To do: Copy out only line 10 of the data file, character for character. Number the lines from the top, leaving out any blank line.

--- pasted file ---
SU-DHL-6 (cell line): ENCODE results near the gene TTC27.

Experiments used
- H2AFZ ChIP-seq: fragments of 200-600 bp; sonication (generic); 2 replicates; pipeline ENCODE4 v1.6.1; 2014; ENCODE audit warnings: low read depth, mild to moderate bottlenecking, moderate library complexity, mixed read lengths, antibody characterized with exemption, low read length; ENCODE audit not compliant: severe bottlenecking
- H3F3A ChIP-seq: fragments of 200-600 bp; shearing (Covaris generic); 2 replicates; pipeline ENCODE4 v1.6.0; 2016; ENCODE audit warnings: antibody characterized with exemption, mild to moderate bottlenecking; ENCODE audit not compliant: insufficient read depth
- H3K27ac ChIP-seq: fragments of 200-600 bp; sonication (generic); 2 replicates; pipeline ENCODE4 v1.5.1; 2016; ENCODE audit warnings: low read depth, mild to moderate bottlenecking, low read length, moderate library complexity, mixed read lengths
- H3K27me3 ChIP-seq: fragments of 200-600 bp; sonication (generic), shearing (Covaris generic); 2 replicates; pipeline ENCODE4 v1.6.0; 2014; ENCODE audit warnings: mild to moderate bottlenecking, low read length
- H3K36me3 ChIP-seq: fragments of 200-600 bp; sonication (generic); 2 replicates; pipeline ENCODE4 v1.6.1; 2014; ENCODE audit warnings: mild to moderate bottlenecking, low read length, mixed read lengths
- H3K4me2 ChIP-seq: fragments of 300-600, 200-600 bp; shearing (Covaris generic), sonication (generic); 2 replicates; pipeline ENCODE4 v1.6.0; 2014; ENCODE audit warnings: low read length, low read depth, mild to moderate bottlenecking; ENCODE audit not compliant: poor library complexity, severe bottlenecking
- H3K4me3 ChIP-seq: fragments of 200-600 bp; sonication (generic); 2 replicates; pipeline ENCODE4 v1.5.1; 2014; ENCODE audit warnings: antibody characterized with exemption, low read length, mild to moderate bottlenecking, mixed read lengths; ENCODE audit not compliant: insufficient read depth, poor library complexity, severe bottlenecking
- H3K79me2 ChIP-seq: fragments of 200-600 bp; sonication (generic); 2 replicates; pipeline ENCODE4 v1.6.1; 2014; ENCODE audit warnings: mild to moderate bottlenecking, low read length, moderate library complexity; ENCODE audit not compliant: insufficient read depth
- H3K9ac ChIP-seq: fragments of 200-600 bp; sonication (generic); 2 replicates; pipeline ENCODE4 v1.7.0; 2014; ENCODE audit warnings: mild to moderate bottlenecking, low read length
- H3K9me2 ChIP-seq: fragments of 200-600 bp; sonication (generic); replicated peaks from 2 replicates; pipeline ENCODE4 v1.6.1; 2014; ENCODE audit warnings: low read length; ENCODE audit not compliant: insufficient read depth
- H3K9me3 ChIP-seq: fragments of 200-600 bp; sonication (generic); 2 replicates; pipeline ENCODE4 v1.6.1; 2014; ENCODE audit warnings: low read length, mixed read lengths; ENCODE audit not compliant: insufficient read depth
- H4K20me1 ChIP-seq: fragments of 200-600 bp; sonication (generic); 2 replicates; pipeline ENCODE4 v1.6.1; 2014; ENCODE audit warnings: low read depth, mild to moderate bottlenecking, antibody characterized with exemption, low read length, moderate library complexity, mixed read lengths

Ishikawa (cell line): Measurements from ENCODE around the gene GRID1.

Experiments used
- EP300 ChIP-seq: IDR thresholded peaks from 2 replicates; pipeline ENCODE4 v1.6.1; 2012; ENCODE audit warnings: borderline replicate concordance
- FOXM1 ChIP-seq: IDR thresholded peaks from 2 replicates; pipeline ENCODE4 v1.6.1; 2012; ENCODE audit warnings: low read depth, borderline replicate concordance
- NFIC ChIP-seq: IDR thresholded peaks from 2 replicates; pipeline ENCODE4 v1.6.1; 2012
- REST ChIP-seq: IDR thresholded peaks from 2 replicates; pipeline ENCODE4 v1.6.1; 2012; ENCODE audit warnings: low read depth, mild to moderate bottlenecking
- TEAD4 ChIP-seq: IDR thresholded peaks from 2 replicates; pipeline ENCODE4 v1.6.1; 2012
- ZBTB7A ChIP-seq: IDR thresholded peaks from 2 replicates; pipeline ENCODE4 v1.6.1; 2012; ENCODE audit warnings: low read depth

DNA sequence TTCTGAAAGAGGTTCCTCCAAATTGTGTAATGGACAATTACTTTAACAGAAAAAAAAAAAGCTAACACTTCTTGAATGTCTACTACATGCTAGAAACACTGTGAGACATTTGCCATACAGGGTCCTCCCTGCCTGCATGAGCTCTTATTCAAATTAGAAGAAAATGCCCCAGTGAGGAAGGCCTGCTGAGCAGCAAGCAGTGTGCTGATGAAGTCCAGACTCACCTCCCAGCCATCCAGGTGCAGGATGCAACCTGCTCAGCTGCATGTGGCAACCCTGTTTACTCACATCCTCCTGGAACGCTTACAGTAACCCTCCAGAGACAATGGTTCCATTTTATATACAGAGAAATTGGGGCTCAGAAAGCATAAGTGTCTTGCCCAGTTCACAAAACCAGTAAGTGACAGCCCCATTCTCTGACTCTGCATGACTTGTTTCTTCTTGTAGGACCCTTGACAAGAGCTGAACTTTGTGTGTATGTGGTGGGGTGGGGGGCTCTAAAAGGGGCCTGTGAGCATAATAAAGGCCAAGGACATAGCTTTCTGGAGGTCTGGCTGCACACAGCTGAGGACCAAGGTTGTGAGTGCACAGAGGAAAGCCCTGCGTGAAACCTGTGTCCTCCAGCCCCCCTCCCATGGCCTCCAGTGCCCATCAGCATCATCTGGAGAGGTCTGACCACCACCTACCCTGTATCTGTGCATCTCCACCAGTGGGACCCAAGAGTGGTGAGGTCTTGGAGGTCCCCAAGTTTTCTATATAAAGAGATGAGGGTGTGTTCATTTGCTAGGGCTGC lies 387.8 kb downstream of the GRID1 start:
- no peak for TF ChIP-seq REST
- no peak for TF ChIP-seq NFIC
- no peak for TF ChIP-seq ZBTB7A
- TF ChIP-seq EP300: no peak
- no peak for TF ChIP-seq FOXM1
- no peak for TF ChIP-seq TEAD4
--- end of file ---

- H3K79me2 ChIP-seq: fragments of 200-600 bp; sonication (generic); 2 replicates; pipeline ENCODE4 v1.6.1; 2014; ENCODE audit warnings: mild to moderate bottlenecking, low read length, moderate library complexity; ENCODE audit not compliant: insufficient read depth